Boundary-scan is an integrated method for testing interconnects on printed circuit boards (PCBs) that are implemented at the integrated circuit (IC) level. The boundary scan technique adds a set of test registers, known as boundary scan cells, to a digital circuit. These cells are connected to the input and output pins of the circuit through a serial scan chain, which can be accessed using JTAG commands. Each boundary scan cell consists of a shift register that can be loaded with test data and shifted out serially to the next cell in the scan chain. The cells can also be used to capture and observe the state of the input and output pins of the circuit.

Fig.3 IEEE Std. 1149.1 Boundary-Scan Testing3


To perform a boundary scan test, the JTAG controller loads test data into the boundary scan cells and then scans the data through the scan chain. The data is applied to the input pins of the circuit, and the resulting output is captured by the boundary scan cells. The captured data can then be shifted out of the scan chain and compared to the expected output.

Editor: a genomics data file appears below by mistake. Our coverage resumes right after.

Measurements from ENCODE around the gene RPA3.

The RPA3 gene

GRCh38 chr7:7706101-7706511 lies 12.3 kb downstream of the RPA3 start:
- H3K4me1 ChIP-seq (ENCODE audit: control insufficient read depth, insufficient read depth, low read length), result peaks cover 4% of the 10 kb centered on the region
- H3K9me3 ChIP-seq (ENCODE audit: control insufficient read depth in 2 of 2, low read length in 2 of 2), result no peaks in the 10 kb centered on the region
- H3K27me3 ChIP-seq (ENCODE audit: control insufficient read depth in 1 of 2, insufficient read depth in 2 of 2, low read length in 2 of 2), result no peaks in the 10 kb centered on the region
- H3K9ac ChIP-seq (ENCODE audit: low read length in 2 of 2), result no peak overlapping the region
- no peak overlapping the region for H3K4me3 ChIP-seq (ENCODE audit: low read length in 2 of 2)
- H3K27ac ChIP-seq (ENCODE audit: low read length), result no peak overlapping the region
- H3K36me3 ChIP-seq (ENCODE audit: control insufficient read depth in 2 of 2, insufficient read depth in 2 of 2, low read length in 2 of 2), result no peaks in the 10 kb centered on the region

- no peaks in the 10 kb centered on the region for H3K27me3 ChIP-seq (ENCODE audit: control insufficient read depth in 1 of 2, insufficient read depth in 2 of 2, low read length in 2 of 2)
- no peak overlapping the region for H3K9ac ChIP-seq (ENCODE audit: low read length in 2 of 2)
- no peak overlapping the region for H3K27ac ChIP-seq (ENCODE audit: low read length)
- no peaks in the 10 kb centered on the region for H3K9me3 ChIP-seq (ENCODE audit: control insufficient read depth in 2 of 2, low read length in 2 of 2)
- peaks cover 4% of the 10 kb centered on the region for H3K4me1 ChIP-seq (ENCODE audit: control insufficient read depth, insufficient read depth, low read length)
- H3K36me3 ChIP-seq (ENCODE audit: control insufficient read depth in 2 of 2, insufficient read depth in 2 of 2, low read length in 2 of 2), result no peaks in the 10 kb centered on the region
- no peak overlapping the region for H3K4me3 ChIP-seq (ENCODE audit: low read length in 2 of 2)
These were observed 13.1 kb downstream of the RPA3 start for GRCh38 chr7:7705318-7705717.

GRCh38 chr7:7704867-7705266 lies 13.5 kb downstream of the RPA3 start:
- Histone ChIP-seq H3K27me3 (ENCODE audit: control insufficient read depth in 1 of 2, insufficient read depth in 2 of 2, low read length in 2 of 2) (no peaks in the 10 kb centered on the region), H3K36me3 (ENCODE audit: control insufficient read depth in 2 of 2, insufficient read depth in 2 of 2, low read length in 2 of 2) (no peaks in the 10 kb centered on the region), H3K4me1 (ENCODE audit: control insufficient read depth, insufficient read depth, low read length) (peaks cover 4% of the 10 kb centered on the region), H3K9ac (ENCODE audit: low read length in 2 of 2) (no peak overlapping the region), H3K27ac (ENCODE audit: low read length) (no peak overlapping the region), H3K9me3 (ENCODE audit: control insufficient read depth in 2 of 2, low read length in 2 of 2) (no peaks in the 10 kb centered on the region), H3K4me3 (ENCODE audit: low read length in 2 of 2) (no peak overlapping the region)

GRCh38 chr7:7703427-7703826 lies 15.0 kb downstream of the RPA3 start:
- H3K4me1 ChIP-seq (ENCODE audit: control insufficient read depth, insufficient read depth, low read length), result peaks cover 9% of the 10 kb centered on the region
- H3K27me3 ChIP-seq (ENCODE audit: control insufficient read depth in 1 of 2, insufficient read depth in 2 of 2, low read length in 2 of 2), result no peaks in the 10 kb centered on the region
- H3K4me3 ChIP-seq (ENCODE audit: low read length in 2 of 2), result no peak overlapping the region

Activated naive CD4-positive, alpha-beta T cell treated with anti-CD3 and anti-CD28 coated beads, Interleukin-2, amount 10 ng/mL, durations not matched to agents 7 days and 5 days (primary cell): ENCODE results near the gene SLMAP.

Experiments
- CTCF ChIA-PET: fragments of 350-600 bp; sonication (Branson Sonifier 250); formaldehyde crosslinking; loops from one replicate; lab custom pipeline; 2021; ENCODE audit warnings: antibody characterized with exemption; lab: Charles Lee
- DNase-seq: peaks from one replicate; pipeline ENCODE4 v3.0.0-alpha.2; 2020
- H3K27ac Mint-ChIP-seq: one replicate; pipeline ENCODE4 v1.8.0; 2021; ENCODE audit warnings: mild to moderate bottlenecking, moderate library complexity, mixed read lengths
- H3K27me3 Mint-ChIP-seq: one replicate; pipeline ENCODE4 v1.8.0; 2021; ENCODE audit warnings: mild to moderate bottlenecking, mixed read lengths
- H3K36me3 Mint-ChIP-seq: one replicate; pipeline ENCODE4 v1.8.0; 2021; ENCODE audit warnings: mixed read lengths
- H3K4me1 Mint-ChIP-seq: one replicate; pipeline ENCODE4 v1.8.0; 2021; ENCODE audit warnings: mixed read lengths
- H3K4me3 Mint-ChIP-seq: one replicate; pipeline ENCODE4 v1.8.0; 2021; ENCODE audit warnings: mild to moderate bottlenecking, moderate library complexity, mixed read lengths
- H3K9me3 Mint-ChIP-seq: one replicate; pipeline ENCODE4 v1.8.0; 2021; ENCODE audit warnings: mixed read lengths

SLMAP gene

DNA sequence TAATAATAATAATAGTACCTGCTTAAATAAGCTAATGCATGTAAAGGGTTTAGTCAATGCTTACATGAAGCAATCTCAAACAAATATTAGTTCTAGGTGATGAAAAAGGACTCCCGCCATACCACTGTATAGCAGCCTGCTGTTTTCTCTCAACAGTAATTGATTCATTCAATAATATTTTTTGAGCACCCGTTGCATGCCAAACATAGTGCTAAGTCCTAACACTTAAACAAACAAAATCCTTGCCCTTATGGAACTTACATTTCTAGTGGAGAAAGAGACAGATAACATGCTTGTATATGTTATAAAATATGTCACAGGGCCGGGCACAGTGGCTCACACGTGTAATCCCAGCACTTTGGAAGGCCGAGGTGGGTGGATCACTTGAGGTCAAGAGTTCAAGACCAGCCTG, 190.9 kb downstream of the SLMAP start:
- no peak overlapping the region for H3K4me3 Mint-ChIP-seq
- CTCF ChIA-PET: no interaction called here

This BST architecture includes two main components: a shift register and a multiplexer. The shift register is used to store and shift in/out data, while the multiplexer is used to select the input or output path for the data. When the multiplexer is set to the input path, data from the external tester is scanned into the shift register through the input pin. When the multiplexer is set to the output path, data stored in the shift register is scanned out through the output pin and sent to the external tester.

  • Boundary-Scan Cell

Fig.4 A Standard Boundary-Scan Cell4

JTAG Architecture

JTAG architecture comprises of four major components –

1.  Test Access Port (TAP):

It is the interface used for JTAG control. The IEEE standard defines four mandatory TAP signals (TDI,TDO,TMS,TCK) and one optional TRST signal.

Table3.1 Lists the functions of each of these pins









(Test Data Input)


Serial Input pin for instructions and data.

Data is shifted in on the rising edge of TCK




(Test Data Output)


Serial output pin for instructions and data.

Data is shifted out on the falling edge of TCK.

The pin is tri-stated if data is not being shifted out of the device.



(Test Mode Select)


Input pin that provides the control signal to control the transitions of TAP controller state machine. Transitions within state machine occur at the rising edge of TCK.



(Test Clock Input)


The clock input to the boundary scan test circuitry.



(Test Reset Input )


Active low input asynchronously reset the TAP controller